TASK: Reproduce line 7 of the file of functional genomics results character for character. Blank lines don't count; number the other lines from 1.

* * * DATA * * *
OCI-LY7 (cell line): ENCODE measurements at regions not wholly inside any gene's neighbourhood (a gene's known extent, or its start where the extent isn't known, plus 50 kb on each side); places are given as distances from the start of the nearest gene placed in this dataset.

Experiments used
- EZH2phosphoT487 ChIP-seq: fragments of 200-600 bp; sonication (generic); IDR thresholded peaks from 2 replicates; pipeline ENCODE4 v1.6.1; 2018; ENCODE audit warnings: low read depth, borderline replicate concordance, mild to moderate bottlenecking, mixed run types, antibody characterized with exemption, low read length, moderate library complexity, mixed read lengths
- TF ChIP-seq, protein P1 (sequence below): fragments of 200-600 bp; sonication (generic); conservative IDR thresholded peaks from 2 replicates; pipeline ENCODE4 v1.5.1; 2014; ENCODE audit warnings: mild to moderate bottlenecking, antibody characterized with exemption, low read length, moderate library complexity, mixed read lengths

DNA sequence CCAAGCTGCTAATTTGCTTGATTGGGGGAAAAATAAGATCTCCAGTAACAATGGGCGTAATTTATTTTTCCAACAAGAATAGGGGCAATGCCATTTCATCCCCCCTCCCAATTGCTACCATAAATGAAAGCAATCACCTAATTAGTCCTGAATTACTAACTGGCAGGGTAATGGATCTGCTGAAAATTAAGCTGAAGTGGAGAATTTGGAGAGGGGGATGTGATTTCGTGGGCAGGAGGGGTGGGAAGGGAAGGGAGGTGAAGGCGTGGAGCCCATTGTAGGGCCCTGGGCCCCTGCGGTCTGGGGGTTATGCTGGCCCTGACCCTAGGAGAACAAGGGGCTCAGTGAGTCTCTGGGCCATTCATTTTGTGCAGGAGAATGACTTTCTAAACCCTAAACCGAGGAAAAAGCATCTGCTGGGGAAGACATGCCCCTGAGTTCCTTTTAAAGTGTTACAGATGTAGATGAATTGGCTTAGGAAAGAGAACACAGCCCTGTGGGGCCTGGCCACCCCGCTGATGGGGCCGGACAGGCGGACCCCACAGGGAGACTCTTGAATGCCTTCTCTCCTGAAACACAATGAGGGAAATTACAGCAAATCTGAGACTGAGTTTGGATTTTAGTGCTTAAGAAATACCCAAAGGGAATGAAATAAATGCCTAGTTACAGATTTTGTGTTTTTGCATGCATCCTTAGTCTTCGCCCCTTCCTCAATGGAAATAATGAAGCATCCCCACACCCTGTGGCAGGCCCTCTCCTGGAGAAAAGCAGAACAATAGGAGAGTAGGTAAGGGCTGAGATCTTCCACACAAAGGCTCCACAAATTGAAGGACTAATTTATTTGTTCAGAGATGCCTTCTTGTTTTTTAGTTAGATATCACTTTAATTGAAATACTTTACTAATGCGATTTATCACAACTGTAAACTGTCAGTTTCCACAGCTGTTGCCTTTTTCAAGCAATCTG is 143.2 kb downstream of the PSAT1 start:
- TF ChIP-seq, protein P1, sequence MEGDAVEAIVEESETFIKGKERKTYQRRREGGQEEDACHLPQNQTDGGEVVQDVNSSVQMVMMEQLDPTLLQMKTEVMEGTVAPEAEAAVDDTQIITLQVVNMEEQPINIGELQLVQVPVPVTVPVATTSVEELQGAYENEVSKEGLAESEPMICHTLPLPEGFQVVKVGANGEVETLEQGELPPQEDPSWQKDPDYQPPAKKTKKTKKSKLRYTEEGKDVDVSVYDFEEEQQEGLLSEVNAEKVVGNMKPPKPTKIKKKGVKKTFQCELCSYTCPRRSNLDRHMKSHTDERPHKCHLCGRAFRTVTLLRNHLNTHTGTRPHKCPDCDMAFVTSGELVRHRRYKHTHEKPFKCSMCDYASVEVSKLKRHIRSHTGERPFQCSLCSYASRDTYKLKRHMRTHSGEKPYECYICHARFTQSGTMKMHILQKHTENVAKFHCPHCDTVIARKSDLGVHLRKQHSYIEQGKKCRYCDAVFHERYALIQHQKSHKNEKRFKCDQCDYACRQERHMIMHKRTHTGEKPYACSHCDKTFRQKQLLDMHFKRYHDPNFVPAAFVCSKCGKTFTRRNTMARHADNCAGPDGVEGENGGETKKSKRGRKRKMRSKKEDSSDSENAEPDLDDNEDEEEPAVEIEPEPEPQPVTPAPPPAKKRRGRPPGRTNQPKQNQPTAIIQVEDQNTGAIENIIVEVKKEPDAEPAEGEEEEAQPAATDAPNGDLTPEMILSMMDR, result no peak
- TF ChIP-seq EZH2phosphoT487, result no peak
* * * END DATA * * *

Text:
- TF ChIP-seq EZH2phosphoT487, result no peak